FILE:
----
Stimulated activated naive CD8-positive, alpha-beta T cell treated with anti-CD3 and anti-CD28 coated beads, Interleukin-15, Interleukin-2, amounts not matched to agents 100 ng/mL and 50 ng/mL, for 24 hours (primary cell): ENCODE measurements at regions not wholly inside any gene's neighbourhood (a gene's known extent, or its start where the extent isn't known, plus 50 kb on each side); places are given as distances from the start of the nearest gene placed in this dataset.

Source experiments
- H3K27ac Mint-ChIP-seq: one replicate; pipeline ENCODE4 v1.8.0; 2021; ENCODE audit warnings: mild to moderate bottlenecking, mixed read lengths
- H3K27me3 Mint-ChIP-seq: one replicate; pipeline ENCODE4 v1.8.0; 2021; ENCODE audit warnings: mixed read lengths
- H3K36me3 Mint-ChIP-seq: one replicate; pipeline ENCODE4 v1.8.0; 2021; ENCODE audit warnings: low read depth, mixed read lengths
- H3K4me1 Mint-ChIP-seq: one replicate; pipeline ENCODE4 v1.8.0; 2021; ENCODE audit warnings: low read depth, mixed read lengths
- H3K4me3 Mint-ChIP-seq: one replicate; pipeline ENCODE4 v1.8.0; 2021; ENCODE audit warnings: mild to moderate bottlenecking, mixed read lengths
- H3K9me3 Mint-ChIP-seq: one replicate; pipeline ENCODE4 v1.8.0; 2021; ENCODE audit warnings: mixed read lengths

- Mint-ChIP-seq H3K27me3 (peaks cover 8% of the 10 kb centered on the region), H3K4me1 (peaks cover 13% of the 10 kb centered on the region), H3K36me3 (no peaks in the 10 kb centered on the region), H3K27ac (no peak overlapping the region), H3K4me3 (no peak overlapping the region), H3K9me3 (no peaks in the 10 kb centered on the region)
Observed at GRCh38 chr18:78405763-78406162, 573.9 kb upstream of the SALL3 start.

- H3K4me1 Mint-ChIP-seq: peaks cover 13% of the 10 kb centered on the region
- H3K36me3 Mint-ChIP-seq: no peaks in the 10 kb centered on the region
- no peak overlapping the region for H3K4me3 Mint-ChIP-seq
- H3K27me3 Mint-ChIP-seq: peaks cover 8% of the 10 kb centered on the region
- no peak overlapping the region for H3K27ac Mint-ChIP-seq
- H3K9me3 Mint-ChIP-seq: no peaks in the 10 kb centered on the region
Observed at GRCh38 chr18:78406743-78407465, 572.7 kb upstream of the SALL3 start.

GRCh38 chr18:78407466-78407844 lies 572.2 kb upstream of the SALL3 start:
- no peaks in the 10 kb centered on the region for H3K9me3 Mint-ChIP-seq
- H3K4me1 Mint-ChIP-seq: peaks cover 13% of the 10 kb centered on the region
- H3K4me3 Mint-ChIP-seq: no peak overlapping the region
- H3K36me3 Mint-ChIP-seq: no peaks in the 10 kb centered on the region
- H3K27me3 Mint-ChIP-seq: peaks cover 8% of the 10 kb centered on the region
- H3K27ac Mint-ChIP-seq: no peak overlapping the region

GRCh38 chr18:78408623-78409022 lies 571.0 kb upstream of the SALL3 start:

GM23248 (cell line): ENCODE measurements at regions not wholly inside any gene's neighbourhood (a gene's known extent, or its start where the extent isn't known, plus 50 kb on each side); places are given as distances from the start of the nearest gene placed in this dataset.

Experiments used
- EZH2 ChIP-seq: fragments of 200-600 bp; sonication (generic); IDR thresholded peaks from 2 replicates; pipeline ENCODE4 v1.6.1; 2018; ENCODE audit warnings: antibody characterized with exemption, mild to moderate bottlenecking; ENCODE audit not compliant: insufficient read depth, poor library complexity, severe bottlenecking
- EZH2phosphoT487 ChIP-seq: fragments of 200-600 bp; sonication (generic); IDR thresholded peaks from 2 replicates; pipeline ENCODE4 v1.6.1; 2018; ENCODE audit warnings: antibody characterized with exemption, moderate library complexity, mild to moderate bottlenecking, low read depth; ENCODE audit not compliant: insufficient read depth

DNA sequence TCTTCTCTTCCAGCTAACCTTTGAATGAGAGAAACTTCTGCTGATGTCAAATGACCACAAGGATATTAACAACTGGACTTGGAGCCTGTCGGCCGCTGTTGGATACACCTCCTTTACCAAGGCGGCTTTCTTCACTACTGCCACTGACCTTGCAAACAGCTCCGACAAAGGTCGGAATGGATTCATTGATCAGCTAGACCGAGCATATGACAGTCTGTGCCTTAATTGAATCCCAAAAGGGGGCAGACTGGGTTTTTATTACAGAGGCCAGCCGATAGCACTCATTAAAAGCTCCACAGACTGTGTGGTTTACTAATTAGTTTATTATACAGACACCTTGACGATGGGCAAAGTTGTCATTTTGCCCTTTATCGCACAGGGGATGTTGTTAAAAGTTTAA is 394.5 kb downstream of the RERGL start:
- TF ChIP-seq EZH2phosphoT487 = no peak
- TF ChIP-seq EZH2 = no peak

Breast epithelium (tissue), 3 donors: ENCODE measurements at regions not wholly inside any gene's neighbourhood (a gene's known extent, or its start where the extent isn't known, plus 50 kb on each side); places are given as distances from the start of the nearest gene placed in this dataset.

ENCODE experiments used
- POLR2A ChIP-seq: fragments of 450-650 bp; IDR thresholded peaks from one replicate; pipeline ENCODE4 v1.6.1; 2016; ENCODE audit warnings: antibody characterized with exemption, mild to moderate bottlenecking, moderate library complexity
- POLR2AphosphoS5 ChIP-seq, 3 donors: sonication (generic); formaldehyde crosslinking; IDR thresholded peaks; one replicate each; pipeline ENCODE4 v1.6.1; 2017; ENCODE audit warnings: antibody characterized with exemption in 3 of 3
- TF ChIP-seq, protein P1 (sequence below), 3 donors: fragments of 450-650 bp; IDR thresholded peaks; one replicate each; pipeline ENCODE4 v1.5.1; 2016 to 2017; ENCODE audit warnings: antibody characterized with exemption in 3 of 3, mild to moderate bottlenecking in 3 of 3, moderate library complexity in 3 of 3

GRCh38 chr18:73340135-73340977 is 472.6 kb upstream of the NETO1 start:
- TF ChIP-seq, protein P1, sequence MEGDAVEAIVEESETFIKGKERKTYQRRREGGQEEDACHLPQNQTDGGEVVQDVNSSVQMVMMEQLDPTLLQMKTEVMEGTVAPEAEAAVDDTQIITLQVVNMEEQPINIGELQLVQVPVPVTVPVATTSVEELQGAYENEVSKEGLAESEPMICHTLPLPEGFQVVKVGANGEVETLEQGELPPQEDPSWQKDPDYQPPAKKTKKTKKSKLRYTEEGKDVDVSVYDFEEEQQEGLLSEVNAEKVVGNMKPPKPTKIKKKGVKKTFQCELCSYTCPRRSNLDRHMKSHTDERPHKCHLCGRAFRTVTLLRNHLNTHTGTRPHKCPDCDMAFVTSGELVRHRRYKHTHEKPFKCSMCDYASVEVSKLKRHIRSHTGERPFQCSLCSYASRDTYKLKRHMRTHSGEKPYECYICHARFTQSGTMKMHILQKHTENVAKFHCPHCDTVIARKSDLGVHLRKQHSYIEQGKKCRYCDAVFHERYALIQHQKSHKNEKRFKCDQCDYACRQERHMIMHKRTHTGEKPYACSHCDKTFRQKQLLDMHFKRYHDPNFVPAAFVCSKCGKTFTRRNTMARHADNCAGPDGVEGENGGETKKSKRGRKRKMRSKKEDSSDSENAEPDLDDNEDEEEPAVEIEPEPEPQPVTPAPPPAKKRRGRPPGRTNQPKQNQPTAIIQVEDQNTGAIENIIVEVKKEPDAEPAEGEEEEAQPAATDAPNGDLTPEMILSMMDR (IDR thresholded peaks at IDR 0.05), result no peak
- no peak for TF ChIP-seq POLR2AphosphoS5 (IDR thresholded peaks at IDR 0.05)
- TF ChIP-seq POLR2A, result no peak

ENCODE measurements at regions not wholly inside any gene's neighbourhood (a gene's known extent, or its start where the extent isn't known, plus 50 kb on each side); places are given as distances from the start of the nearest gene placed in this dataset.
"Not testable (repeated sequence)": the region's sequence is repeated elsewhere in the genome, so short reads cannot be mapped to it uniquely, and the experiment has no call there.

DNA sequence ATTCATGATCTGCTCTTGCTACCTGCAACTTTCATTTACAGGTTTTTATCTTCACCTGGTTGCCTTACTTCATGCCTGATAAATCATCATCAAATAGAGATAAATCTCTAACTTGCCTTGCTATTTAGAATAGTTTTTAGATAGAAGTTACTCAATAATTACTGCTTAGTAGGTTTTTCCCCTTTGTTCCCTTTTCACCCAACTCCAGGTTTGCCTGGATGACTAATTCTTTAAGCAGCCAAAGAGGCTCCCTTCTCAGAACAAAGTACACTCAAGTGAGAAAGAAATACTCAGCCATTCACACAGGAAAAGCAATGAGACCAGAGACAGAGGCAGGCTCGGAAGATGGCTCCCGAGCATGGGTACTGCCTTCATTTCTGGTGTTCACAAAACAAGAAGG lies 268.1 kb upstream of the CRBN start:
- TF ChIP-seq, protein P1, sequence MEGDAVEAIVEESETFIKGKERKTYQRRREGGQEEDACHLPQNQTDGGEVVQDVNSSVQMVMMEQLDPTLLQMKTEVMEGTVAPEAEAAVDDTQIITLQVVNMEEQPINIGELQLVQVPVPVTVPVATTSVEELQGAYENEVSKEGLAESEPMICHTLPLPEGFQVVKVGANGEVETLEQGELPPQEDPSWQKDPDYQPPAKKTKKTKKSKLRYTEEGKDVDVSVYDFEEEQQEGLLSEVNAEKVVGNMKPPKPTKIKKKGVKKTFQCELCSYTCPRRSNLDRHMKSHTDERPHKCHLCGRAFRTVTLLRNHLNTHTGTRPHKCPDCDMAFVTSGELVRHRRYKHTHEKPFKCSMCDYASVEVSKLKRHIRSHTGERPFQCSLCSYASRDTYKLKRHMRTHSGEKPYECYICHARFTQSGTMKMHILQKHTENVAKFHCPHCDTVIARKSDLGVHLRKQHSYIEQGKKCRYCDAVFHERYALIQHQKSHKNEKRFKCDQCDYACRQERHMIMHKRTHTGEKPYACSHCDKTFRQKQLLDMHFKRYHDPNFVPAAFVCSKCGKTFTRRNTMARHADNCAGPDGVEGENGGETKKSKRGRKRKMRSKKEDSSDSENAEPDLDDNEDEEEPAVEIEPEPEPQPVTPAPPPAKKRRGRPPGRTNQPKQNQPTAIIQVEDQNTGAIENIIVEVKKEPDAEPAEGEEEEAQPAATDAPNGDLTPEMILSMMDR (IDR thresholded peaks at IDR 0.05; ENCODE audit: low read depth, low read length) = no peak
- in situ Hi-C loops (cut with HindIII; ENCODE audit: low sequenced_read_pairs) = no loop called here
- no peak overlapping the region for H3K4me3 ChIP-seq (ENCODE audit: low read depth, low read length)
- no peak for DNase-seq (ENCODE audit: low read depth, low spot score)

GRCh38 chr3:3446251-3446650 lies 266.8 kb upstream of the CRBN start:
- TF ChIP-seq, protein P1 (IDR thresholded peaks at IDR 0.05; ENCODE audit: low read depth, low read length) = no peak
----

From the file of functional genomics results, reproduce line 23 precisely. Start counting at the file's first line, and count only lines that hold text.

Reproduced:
- H3K27me3 Mint-ChIP-seq: peaks cover 8% of the 10 kb centered on the region